Yeah, this is something I don’t understand. How could you possibly teach A.I. to make moral decisions when almost every rule or truth has exceptions? A.I. should learn exactly that: There are cases that are more clean-cut, and then there are cases that are more discretionary. It should learn uncertainty and distribution of opinions. Let me ease your discomfort here a little by making a case through the language model and A.I. The way to train A.I. there is to predict which word comes next. So, given a past context, which word comes next? There’s no one universal truth about which word comes next. Sometimes there is only one word that could possibly come, but almost always there are multiple words. There’s this uncertainty, and yet that training turns out to be powerful because when you look at things more globally, A.I. does learn through statistical distribution the best word to use, the distribution of the reasonable words that could come next. I think moral decision-making can be done like that as well. Instead of making binary, clean-cut decisions, it should sometimes make decisions based on This looks really bad. Or you have your position, but it understands that, well, half the country thinks otherwise.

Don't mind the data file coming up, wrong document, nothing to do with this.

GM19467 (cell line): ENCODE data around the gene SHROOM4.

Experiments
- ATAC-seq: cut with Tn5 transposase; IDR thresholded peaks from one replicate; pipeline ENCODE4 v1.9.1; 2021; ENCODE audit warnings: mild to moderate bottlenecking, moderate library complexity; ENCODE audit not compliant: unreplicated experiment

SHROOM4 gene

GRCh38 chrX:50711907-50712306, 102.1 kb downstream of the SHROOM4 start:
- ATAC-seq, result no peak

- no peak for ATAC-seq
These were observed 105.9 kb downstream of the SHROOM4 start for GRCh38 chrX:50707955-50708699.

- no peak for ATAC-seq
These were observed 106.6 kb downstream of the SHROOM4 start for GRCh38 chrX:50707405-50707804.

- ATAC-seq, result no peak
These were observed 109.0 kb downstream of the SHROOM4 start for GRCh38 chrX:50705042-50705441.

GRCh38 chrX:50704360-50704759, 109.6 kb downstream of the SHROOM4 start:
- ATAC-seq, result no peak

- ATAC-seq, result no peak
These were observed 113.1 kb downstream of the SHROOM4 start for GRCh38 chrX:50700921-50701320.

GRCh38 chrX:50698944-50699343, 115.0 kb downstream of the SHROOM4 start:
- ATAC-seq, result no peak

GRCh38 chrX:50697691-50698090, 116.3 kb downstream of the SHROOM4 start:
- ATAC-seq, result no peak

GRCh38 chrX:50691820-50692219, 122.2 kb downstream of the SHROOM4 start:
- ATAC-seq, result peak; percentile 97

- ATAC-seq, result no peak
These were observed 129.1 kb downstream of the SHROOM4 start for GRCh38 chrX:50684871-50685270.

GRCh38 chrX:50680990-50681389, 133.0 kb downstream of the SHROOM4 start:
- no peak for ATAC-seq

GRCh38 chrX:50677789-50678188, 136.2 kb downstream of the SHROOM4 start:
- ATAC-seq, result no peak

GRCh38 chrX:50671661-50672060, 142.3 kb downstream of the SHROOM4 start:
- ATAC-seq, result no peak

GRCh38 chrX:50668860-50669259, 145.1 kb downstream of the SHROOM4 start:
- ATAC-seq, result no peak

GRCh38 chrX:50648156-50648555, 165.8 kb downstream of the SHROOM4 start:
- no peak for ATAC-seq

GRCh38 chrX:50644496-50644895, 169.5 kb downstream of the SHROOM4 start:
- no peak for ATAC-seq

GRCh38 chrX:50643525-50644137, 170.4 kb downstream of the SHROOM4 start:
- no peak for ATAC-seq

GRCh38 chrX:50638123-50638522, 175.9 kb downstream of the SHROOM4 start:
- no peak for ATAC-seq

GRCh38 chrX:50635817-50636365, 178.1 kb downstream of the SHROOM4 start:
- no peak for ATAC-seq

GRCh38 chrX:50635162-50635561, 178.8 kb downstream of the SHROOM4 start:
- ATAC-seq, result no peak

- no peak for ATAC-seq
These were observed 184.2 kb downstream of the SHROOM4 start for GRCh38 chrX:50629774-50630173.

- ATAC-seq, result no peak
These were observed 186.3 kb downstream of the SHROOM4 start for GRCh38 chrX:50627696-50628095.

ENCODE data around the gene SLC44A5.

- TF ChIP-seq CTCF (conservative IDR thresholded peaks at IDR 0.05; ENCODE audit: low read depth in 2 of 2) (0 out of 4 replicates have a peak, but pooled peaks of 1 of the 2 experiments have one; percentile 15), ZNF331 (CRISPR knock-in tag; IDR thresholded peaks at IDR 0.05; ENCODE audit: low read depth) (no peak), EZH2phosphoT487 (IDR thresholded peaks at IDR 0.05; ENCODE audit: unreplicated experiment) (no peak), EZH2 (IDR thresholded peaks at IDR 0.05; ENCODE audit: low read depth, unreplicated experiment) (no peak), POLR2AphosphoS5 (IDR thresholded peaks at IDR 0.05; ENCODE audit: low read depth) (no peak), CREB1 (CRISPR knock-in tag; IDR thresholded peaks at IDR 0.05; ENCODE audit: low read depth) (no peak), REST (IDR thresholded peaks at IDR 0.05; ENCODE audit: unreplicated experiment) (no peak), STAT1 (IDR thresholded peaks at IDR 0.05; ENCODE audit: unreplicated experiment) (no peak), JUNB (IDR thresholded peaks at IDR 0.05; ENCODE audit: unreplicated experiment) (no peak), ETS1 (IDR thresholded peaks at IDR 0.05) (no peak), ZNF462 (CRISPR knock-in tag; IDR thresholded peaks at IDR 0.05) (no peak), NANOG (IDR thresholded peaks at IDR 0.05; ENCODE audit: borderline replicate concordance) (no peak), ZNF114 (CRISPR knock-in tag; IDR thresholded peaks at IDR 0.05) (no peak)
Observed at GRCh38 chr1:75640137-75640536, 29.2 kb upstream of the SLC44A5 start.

Is the ultimate hope that A.I. could someday make ethical decisions that might be sort of neutral or even contrary to its designers’ potentially unethical goals — like an A.I. designed for use by social media companies that could decide not to exploit children’s privacy? Or is there just always going to be some person or private interest on the back end tipping the ethical-value scale? The former is what we wish to aspire to achieve. The latter is what actually inevitably happens. In fact, Delphi is left-leaning in this regard because many of the crowd workers who do annotation for us are a little bit left-leaning. Both the left and right can be unhappy about this, because for people on the left Delphi is not left enough, and for people on the right it’s potentially not inclusive enough. But Delphi was just a first shot. There’s a lot of work to be done, and I believe that if we can somehow solve value pluralism for A.I., that would be really exciting. To have A.I. values not be one systematic thing but rather something that has multidimensions just like a group of humans.